Tuesday, October 14, 2008

[Long Range Thinking] Problems where cause and effect are far apart

From 'Solving Tough Problems', by Adam Kahane:

... problems are tough because they are complex, and there are three types of complexity: dynamic, generative, and social.

A problem has a low dynamic complexity if cause and effect are close together in space and time.

In a car engine, for example, a cause produce effects that are nearby, immediate, and obvious; and so, why an engine doesn't run can usually be understood and solved by testing and fixing one piece at a time.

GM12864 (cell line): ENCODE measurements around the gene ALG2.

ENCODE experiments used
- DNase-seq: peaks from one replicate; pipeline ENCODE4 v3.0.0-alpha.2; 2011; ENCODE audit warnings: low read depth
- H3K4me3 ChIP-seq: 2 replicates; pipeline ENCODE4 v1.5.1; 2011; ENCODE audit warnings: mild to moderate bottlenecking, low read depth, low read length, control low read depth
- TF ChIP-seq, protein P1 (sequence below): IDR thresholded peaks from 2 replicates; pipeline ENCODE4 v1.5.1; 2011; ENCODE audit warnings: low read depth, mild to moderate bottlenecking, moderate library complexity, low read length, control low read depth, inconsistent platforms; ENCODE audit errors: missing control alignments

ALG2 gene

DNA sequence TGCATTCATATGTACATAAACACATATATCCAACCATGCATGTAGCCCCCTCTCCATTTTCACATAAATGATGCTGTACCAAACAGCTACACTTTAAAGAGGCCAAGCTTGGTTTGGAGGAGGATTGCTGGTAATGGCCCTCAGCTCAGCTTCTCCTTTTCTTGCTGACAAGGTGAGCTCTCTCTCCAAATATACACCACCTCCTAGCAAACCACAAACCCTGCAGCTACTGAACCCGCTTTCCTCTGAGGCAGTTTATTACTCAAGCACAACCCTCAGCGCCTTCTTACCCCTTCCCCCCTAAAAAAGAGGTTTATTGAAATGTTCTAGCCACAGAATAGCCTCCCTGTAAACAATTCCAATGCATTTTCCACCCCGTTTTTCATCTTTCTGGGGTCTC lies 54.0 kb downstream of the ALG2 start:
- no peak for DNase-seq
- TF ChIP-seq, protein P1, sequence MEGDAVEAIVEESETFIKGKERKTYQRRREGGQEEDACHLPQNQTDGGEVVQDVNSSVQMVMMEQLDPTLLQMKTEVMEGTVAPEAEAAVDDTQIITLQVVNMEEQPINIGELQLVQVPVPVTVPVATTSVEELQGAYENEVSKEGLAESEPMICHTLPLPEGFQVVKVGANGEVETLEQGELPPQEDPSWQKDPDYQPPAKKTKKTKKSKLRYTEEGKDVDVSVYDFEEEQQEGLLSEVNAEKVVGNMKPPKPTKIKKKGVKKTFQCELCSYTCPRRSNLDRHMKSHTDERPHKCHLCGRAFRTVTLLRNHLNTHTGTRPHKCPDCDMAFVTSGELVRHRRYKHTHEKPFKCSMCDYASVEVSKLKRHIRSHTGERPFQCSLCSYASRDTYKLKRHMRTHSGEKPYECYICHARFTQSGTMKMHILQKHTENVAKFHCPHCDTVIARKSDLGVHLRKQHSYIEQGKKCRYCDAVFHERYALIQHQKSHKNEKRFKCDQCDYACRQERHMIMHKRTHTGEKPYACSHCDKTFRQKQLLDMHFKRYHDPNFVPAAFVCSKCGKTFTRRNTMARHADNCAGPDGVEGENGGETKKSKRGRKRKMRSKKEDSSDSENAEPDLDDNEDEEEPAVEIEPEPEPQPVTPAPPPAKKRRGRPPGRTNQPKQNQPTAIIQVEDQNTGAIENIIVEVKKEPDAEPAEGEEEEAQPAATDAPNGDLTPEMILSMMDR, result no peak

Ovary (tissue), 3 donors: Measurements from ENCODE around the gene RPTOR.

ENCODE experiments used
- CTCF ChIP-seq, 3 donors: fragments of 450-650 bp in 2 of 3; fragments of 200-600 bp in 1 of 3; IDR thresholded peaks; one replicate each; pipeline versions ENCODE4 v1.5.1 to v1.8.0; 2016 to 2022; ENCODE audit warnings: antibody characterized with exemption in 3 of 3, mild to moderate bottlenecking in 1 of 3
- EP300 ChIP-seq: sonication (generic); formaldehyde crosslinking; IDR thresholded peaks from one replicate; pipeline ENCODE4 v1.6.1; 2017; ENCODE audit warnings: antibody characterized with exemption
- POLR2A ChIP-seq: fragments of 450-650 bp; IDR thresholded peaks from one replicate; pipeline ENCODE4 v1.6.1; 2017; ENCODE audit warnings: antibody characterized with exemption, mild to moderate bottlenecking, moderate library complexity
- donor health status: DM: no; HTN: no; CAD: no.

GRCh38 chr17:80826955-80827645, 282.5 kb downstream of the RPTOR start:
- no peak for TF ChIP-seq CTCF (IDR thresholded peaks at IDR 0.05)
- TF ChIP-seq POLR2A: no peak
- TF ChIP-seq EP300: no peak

By contrast, a problem has high dynamic complexity if cause and effect are far apart in space and time. For example, the economic decisions in New York affect the price of gold in Johannesburg, and apartheid-era educational policies affect present-day black employment prospects. Such problems - management theorist Russell Ackoff calls them " messes" - can only be understood systemically, taking account of the interrelationships among the pieces and the functioning of the system as a whole.
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